When Sweetie and I go out to eat, we rarely choose Italian. I make pretty good pasta dishes at home, and I've learned to make good polenta. I make my own pesto genovese. Going out for Italian never seemed to be that much of a treat.

That is likely to change, but only if we can find restaurants that do it right.

It's rather silly to talk about "Italian food," or even "northern" and "southern." Those categories are just too general, or else they indicate that the restaurant is serving a broad variety of more-or-less Italian dishes. I always knew that Italia is a country of distinct regions. It was unified only 140 years ago. Now I know even more that regional Italian cooking is about a lot more than north and south.


Wherever we stayed, we sought out restaurants that served cucina tipica of the region or even of the province. In Firenze that meant food of Toscano or even specifically of Firenze. We never did try Bistecca alla Fiorentina, which is a huge mass of rare T-bone steak (way too much for us), but we partook of as much other Tuscan food as we could.

One place that our concierge had recommended was Osteria Santo Spirito in the piazza of the same name. We went there for lunch on our first full day in the city. And it was there that I made a very pleasant discovery: ribollita. A soffrito base, bread, canellini, "black cabbage" (Lacinto kale)—this was so my kind of soup! Some might dismiss it as peasant food, but for me that's a plus. It means simple ingredients and lots of flavour that is very satisfying. Osteria Santo Spirito served a lovely ribollita. That and some house wine were enough for lunch for me.

Perseus had also been recommended. They featured Bistecca alla Fiorentina, but instead I went for a fillet steak that was beautiful, tender, and probably the most flavourful steak I've ever had. The seasoning was superb! And beef always needs some generous seasoning because, unlike pork, it doesn't have a lot of flavour. I enjoyed that steak very much, and there was enough to share with Sweetie.

The best food we had in Firenze came from another "stumble upon," like the Museo Galileo. We were walking on a narrow street on our way to the synagogue when we noticed a restaurant called Acquacotta with lots of Trip Advisor recommendations and a very interesting menu. We went there for dinner. As we often did, we shared dishes so we wouldn't end up with too much food. We had their version of ribollita, which was even more flavourful than the one at Osteria Santa Spirito. We followed that with wild boar in a sauce with porcini mushrooms with polenta, a beautifully flavourful dish. We loved Acquacotta so much that we went back on our last night in Firenze.

We also had lunch in San Gimignano at La Mandragola. This was a fairly high-end, gourmet kind of place, but quite affordable at lunch. They served "elevated" Tuscan food done very well. Truffles were involved.


Toscano has become so popular over the last number of years that by now most people are probably at least somewhat familiar with Tuscan cuisine and not just the "red sauce" form of Italian cooking. But how many people know the cuisine of Liguria? Or even that Liguria exists?

Liguria is a narrow province in the north of Italia bounded by mountains and the sea. This is the Italian Riviera, but away from resorts and the capital city of Genova it's quite a rustic area of fishing and terrace farming. The cuisine features seafood as well as boar and other meats. It also features one bit of Ligurian cuisine that most people probably are familiar with: pesto genovese made with basil, garlic, pine nuts, cheese, and olive oil.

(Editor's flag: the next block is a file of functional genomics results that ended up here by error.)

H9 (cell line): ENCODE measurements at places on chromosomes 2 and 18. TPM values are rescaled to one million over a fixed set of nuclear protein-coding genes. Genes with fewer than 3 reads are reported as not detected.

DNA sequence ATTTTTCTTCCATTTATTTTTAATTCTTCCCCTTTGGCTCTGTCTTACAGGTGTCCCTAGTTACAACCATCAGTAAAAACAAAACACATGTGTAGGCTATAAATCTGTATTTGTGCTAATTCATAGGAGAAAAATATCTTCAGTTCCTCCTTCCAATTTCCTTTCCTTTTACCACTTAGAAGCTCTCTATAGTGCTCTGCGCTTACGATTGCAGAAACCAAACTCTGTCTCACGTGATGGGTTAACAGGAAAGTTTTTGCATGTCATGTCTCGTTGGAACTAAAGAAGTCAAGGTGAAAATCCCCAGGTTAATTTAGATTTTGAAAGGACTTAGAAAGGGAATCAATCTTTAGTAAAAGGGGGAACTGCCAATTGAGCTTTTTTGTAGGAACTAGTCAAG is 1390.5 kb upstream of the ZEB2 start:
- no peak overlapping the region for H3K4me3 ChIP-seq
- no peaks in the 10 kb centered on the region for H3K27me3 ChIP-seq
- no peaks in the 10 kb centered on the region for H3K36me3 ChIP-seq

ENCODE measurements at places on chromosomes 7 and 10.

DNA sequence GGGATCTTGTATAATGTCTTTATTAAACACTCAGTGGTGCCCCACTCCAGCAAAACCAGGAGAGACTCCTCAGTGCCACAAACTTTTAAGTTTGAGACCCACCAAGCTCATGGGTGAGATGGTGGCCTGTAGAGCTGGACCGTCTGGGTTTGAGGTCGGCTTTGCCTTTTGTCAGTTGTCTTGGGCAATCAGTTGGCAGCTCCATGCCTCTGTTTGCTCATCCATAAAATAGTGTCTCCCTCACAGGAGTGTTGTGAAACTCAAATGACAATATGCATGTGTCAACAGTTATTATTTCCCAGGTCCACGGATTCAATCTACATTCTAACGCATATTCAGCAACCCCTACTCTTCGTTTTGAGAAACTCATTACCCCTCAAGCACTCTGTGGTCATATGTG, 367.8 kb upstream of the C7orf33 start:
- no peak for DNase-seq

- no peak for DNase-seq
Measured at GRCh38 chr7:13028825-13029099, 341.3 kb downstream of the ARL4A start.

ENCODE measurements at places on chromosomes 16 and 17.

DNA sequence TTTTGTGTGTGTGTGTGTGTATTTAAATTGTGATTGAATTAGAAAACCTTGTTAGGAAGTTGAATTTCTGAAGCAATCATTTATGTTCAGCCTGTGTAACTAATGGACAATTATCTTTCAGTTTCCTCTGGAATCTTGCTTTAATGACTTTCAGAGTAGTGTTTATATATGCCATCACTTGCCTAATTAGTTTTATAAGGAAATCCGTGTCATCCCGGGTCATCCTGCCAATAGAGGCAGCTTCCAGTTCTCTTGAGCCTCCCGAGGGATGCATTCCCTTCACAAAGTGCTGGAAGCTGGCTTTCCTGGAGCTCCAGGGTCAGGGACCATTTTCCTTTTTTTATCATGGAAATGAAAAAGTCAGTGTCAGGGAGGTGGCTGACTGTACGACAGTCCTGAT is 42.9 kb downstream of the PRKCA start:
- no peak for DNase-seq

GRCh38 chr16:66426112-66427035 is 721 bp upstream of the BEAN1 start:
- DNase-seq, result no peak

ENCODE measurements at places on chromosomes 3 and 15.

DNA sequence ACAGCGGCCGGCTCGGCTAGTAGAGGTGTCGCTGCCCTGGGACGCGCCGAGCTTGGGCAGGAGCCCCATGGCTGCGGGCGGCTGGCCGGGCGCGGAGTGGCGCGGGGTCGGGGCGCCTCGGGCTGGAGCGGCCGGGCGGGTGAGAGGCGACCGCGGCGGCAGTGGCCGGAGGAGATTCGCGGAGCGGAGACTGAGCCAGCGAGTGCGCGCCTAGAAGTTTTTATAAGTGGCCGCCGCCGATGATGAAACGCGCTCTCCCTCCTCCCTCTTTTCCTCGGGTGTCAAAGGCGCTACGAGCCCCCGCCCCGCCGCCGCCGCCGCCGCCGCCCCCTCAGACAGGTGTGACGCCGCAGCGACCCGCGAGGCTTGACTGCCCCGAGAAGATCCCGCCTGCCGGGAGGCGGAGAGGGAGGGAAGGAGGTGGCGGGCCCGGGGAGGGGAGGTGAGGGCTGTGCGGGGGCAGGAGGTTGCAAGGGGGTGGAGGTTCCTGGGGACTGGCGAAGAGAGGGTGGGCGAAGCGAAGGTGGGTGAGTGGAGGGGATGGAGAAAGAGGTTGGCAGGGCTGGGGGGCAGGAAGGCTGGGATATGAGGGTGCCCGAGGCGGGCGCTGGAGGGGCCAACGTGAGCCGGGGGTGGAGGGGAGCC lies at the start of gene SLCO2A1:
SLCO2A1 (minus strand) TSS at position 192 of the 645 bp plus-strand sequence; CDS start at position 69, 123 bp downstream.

Our first night in Levanto, we walked into L'Articiocca like drowned rats, having walked down the wrong street in the pouring rain for quite a way before realizing it was the wrong street. Clara, who I think is the owner, made us very welcome. We had chosen L'Articiocca from Trip Advisor because it featured fresh, local, and organic ingredients when possible, which sounded great. We started that evening with a typical Ligurian appetizer, gattafin, triangular ravioli stuffed with a vegetable-herb mixture, deep fried, and topped with a boar sauce. We were hooked already! Then came one of the most wonderful experiences of my life. We had ordered pasta with pesto, and the menu promised that it was made fresh in a mortar and pestle. What we didn't know was that Clara was going to make it right before our eyes. It was a pesto making ritual, and it sent shivers of delight through my body and throughout my olfactory system. Glorious! And the taste was even better. It was served in the traditional way with a small eggless pasta mixed with boiled potatoes and flat green beans. You might think we couldn't follow that with anything, but the rabbit sausage in saffron sauce was equal to the task.

We had to go back again. After our day in the Cinque Terre, we were ready to warm up with comforting Ligurian food. I thought it was kind of dangerous. When you've had an awesome experience, it's tempting to try to make it happen again, and often disappointing because it was a one-time thing. But if anything, L'Articiocca upped the ante. When we walked in, Clara greeted us like old friends with an embrace and kisses on both cheeks. She then brought us glasses of Prosecco. The best champagne is usually wasted on me, but I've grown fond of Prosecco. This time, we started with crozetti, a disk-shaped pasta served with basil and pine nuts (a sort of deconstructed pesto), followed by the catch of the day, which was a whole John Dory. Clara brought us the fish when it was finished and then was kind enough to take it back to the kitchen to separate meat from skin and bone and return us the fillets. It was a beautiful mild fish in an orange and wine sauce. As if that weren't enough, we asked what the vegetable was that day. First beautiful asparagus of the season!